Report: Controller Fatigue Threatens Air Safety

A new published report on aviation safety by the National Transportation Safety Board (NTSB) concludes that fatigue among air traffic controllers contributed to one fatal accident last year and at least four other close calls.

In a letter addressed to Federal Aviation Administration (FAA) Administrator Marion Blakey and National Air Traffic Controllers Association (NATCA) President Patrick Forey, NTSB President Mark Rosenker stated that rapid rotation and short rest periods are the likely reasons why controllers report sleeping an average of just 6 hours before day shifts and 2 hours before midnight shifts, highlighting that “controller fatigue decreases aviation safety.”

Rosenker also noted that FAA policies and controllers' off-duty habits also may be culprits and urged changes in controller scheduling policies and practices, as well as educating the controller work force on shift work, its effects on performance and fatigue management.

Controller Fatigue Played Role in Fatal Crash

The letter pointed to the Comair flight crash in August that killed 49 people and left one person seriously injured in Lexington, Ky. The reason for the accident, according to investigators, was because the controller had cleared the plane for takeoff and the flight crew mistakenly taxied onto the wrong runway. Because the controller was running on 2 hours of sleep, he was not vigilant enough to see the plane's mistake.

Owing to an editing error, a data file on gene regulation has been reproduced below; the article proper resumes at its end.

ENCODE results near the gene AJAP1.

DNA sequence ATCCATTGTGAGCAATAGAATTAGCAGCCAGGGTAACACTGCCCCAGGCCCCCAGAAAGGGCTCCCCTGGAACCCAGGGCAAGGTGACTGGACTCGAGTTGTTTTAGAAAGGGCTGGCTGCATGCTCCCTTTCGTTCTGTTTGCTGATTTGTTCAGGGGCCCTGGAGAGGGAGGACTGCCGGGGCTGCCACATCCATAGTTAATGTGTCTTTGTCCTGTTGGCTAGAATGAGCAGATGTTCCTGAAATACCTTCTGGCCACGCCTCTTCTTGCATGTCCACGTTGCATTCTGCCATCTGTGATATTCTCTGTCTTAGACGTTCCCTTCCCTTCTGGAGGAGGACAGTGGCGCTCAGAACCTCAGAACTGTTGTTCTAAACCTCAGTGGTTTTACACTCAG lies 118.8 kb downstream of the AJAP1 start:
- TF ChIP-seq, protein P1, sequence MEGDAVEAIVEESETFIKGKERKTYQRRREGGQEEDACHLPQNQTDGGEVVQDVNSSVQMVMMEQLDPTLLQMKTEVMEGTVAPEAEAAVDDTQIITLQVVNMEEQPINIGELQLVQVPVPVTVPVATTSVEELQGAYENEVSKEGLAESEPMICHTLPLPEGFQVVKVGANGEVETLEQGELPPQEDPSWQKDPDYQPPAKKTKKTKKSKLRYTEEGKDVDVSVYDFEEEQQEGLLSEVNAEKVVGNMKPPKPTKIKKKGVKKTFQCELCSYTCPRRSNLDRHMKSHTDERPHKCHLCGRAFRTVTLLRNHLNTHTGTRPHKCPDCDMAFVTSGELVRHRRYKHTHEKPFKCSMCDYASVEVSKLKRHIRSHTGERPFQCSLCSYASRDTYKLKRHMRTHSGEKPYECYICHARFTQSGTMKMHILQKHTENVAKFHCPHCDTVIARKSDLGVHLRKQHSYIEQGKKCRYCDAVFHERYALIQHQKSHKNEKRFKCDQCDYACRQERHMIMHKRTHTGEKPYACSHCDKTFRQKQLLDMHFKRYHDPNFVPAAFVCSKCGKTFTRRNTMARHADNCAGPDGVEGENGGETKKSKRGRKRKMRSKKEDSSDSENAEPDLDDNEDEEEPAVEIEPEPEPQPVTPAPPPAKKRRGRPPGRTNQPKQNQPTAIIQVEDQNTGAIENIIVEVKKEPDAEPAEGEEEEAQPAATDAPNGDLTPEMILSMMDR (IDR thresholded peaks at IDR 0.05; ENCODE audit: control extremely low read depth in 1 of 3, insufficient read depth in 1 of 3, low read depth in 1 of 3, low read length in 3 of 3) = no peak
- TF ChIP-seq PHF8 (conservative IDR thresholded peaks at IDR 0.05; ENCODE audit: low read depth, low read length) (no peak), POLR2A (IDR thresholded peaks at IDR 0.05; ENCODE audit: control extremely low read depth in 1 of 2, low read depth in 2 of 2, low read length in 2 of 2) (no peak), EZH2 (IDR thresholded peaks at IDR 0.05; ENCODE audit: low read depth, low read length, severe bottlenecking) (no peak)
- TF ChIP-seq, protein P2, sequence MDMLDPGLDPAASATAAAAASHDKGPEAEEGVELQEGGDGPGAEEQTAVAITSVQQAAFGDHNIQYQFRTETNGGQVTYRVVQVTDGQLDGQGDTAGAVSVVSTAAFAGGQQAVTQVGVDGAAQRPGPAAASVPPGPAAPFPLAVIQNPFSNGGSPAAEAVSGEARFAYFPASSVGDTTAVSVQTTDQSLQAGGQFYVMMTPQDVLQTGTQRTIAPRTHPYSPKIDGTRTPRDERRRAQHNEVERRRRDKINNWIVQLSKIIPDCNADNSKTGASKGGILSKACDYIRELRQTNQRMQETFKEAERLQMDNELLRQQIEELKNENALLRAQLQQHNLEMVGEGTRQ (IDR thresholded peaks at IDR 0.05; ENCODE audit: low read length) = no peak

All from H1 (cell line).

“Controllers are sometimes operating in a state of fatigue because of their work schedules and poorly managed utilization of their rest periods between shifts, and that fatigue has contributed to controller errors,” Rosenker said.

The board urged FAA and NATCA to revise work schedules "to provide rest periods that are long enough for controllers to obtain sufficient restorative sleep" and to modify shift rotations "to minimize disrupted sleep patterns."

FAA: Employees Should Rest Before Work

FAA spokesman Les Dorr told OccupationalHazards.com that the agency will look at NTSB's recommendations very closely as well as FAA's current policies and will respond directly to the agency within 90 days. However, he emphasized that this “was one of the safest periods of aviation history.”

In addition, Dorr maintained that the air traffic controllers' schedules were devised in conjunction with the unions representing the controllers at each of facilities under FAA regulations of requiring 8 hours between shifts.

“We can't govern what employees do on their own time,” Dorr said. “We expect them to be responsible and rested before they report to work.”

NATCA Communications Director Doug Church disagreed and retorted that “controllers are absolutely more tired than they have ever been.”

“This is an understaffed system and the FAA is lying when it says it's not,” NATCA said.

Some of the recommendations NTSB made to FAA and to NATCA include:

  • Revise controller work-scheduling policies and practices to provide rest periods long enough for controllers to obtain sufficient sleep.
  • Develop a fatigue awareness and countermeasures training program for controllers and personnel involved in the devising controllers' schedules.
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